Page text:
Monday, September 16, 2019

Democrats Press Trump to Back House Bill on Background Checks

Photo: Jonathan Ernst/Reuters
President has focused on keeping guns from people with mental-health issues or criminal records
Democratic leaders urged President Trump to support a House-passed background check bill, as lawmakers wait to see what measures the White House will endorse to reduce mass shootings.
House Speaker Nancy Pelosi of California and Senate Minority Leader Chuck Schumer of New York spoke with the president Sunday morning by phone at their request. They said they sought his support for background check legislation passed earlier this year by the Democratic-led House, arguing that any plan that doesn’t include the bill, called H.R. 8, “will not get the job done.”
Their message came as the White House is working on a series of policy proposals to respond to mass shootings that have left dozens dead in recent weeks in Ohio and Texas. Amid calls for more gun restrictions, the president has said he wants to take action but hasn’t indicated exactly what he will support. Republicans, for their part, have made clear that they need his clear backing to advance anything.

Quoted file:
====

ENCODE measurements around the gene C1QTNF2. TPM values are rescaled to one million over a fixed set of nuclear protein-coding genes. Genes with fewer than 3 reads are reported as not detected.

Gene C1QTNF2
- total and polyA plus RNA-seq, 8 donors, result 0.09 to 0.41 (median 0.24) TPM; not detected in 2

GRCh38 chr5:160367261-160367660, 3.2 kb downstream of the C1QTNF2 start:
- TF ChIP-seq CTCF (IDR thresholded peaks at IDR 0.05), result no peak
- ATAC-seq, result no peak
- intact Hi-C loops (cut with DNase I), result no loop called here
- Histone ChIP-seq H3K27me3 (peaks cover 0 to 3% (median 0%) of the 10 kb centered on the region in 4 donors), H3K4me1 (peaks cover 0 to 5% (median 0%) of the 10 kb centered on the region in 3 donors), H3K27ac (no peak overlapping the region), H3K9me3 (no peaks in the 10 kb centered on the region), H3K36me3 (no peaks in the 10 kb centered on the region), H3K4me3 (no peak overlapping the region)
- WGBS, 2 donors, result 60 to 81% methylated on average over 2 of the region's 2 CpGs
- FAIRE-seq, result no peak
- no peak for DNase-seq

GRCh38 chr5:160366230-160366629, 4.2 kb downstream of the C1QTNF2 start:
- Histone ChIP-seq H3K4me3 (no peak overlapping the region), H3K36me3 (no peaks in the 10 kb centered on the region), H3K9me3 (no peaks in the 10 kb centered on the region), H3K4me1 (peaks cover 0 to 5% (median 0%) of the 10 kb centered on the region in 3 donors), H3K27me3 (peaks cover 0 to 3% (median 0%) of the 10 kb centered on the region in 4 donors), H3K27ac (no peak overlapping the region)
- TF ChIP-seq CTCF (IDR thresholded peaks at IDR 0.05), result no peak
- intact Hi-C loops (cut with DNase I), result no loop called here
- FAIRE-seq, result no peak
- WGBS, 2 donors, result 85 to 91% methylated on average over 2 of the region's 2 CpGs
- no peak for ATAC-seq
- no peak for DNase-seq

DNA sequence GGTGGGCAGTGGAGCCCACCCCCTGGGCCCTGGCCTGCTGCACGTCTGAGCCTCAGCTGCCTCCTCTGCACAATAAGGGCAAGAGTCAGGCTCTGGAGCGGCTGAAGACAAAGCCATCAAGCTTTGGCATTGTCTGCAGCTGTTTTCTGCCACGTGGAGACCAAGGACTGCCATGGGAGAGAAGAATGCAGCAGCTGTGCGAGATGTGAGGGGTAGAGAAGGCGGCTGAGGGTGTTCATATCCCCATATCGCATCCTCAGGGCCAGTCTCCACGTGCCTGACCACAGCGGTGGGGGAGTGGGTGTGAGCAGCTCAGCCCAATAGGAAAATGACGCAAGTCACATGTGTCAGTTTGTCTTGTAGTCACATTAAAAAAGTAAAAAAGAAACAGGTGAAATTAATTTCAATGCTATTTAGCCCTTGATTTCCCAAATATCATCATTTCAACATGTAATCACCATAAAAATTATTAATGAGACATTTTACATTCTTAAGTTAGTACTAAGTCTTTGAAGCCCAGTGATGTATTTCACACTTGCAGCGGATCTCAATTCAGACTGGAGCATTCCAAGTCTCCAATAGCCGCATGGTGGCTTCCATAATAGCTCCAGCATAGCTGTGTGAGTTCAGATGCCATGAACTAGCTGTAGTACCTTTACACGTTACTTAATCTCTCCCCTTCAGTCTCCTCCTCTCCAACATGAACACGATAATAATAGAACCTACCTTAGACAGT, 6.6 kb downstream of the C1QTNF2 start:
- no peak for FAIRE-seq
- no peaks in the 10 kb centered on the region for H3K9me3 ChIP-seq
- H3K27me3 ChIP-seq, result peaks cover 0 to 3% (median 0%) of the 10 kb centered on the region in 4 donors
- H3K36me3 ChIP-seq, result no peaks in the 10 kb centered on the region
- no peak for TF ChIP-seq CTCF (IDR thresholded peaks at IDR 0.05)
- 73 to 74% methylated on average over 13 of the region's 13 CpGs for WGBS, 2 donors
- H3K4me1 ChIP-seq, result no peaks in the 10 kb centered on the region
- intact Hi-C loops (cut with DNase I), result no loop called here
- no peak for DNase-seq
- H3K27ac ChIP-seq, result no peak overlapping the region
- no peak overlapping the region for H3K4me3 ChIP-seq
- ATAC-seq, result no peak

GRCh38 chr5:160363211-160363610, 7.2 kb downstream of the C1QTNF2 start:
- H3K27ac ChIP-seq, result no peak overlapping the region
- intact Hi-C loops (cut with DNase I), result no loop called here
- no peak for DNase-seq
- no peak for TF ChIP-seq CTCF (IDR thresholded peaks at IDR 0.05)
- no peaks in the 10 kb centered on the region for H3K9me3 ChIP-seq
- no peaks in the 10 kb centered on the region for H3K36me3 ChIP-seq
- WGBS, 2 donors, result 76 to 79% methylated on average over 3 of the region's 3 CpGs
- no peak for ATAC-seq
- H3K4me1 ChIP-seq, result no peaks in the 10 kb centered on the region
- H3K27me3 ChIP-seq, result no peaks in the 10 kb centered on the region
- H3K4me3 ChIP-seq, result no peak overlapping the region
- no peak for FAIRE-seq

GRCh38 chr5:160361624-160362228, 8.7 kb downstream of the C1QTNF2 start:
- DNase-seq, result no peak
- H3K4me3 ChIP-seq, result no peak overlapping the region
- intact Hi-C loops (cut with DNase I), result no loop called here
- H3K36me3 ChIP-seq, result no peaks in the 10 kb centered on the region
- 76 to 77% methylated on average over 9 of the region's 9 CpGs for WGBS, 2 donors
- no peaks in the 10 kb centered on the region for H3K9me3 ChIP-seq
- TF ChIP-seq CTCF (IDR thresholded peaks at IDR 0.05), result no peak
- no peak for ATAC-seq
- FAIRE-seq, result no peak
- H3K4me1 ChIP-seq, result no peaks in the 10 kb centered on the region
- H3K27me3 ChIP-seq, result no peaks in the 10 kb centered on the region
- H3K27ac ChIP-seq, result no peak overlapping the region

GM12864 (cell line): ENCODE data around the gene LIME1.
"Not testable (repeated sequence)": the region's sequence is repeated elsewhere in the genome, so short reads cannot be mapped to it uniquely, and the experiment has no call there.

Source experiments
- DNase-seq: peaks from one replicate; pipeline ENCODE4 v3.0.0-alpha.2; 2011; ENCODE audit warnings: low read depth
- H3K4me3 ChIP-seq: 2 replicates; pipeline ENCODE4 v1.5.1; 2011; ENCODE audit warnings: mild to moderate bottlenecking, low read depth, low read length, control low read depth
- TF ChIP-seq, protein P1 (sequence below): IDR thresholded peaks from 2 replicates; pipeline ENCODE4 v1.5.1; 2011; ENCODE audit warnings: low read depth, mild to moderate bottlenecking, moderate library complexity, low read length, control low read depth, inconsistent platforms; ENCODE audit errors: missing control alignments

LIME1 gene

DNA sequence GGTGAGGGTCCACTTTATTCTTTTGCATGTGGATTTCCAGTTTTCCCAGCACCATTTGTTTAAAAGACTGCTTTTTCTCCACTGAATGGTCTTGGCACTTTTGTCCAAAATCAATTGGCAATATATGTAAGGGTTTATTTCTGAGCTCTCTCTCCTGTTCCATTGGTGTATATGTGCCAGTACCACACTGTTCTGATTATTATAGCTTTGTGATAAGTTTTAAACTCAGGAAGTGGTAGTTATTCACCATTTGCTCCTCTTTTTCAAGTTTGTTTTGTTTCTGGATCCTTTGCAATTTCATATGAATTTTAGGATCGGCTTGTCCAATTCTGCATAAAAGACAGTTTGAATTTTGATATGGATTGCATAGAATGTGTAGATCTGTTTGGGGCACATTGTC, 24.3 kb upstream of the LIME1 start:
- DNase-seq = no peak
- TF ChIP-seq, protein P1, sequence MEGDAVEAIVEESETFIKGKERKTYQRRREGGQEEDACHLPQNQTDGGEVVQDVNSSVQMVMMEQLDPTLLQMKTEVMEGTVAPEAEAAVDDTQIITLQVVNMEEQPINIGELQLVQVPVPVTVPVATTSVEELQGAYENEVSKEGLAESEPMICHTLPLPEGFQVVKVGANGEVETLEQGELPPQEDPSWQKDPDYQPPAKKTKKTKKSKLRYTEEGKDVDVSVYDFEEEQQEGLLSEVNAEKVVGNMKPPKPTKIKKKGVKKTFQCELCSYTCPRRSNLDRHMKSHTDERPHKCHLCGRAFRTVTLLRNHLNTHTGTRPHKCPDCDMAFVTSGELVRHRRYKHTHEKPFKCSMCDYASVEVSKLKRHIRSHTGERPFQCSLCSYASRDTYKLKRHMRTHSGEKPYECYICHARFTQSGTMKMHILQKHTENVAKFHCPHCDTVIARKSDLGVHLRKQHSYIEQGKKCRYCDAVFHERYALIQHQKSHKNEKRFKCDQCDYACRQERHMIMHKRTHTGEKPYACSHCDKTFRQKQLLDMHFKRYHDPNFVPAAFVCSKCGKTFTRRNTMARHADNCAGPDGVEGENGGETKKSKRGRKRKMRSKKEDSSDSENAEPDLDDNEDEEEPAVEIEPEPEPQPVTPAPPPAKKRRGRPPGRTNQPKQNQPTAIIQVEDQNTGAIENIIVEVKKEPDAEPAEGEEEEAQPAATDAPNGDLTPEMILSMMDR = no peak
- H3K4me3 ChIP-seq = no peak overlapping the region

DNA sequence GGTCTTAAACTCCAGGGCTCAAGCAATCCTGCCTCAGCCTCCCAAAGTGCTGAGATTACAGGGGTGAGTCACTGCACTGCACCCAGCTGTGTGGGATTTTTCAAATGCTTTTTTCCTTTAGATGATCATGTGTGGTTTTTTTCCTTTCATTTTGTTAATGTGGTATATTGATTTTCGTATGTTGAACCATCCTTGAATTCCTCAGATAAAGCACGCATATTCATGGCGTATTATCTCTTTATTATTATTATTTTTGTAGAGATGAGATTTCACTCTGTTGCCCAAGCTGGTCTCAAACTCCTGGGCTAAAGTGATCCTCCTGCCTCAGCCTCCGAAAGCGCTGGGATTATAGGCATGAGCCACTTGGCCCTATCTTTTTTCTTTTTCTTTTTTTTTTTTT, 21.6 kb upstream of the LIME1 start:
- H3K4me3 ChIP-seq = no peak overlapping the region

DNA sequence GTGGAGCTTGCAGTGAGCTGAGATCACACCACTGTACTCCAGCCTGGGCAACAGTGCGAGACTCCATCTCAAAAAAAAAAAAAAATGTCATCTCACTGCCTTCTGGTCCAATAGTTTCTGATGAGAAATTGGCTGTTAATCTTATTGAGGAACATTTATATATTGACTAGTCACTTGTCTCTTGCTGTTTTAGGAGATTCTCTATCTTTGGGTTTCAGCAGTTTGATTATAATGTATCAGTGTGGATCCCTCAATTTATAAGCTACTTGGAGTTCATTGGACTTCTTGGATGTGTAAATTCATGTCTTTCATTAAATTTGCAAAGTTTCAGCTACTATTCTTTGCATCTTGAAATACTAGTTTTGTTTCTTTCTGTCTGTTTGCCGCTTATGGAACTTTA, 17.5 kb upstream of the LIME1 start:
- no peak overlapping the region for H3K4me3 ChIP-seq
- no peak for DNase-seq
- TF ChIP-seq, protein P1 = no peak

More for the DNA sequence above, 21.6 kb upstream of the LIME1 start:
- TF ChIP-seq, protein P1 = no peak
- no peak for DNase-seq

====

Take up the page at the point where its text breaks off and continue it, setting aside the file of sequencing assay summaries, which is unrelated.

White House spokesman Judd Deere described the conversation as cordial, saying Mr. Trump “made no commitments on H.R. 8, but instead indicated his interest in working to find a bipartisan legislative solution on appropriate responses to the issue of mass gun violence.”
A person close to the White House efforts on gun policy said the president has ruled out supporting the House-backed bill, though he would like to see new gun restrictions on people with mental-health issues or a criminal record. White House aides and the president have been talking with lawmakers from both parties, including Sen. Joe Manchin (D., W.Va.) and Sen. Pat Toomey (R., Pa.), who have long urged legislation expanding background checks for gun sales.
Currently, federal law requires background checks only for sales by federally licensed dealers, though some states have added their own requirements.
Read the rest from the WSJ HERE.

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